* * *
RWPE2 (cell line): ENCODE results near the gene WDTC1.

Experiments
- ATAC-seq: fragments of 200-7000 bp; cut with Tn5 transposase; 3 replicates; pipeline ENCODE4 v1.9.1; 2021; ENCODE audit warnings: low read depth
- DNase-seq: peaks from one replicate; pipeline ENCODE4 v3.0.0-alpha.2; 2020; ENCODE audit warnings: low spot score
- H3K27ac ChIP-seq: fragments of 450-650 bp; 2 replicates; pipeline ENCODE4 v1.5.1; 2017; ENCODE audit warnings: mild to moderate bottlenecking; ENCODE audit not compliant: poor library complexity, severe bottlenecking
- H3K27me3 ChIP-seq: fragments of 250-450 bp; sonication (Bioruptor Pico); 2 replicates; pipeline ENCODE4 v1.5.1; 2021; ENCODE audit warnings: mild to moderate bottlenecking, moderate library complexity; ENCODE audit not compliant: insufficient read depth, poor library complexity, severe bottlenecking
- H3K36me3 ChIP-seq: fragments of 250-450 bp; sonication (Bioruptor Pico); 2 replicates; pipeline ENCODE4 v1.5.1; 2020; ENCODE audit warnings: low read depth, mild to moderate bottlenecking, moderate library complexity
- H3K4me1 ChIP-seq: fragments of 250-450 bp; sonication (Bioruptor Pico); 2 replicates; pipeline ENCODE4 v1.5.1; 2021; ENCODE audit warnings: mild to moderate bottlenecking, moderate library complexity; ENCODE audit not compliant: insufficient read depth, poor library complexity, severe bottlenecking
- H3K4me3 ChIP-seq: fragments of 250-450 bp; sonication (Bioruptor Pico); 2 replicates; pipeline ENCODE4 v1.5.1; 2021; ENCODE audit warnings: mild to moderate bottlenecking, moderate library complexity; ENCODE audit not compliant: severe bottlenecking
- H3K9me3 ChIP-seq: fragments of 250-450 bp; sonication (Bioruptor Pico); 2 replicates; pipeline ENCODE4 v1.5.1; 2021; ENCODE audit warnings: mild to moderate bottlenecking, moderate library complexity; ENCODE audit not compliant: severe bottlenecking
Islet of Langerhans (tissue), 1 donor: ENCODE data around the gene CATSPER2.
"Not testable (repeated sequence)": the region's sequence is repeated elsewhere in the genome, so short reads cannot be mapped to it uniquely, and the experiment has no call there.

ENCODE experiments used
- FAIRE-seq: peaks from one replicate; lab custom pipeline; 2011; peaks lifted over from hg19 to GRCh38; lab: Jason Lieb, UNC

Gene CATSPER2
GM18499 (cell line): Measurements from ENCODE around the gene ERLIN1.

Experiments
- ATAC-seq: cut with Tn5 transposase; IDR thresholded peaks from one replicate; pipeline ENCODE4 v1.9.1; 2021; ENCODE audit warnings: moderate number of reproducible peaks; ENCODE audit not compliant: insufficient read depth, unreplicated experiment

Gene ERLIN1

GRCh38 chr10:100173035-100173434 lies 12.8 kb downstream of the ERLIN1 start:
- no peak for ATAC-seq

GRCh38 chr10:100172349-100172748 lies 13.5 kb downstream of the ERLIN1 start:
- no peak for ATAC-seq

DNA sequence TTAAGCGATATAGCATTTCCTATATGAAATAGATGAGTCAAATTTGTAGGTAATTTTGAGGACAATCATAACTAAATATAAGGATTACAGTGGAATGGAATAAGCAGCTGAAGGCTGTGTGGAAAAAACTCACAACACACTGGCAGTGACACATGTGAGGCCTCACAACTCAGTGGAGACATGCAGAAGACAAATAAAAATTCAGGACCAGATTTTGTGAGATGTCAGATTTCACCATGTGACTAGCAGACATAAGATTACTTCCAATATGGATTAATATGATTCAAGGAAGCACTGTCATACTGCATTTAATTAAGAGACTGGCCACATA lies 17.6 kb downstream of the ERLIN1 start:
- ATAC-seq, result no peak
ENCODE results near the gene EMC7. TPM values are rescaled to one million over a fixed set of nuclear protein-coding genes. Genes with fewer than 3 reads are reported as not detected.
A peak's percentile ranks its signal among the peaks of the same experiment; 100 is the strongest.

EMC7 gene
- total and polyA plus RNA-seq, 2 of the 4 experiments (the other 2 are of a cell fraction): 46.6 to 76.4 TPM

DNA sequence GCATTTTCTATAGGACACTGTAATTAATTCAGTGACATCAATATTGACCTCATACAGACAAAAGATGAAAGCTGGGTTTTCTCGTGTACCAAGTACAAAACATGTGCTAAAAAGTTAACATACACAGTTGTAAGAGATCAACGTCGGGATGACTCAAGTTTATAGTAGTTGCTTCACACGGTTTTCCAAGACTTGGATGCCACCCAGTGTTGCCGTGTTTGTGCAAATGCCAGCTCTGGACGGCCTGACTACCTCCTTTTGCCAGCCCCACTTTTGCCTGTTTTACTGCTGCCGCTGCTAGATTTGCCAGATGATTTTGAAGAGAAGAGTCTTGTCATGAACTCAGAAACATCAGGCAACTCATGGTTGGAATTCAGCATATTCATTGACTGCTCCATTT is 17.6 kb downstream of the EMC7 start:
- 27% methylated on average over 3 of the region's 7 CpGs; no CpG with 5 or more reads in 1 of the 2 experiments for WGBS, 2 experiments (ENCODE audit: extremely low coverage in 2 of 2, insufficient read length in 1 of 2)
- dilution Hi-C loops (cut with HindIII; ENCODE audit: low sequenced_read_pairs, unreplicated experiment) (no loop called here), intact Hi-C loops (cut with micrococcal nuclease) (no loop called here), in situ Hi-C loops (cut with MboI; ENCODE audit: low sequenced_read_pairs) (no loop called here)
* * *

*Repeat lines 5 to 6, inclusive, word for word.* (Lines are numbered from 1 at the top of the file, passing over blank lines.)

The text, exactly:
- H3K27ac ChIP-seq: fragments of 450-650 bp; 2 replicates; pipeline ENCODE4 v1.5.1; 2017; ENCODE audit warnings: mild to moderate bottlenecking; ENCODE audit not compliant: poor library complexity, severe bottlenecking
- H3K27me3 ChIP-seq: fragments of 250-450 bp; sonication (Bioruptor Pico); 2 replicates; pipeline ENCODE4 v1.5.1; 2021; ENCODE audit warnings: mild to moderate bottlenecking, moderate library complexity; ENCODE audit not compliant: insufficient read depth, poor library complexity, severe bottlenecking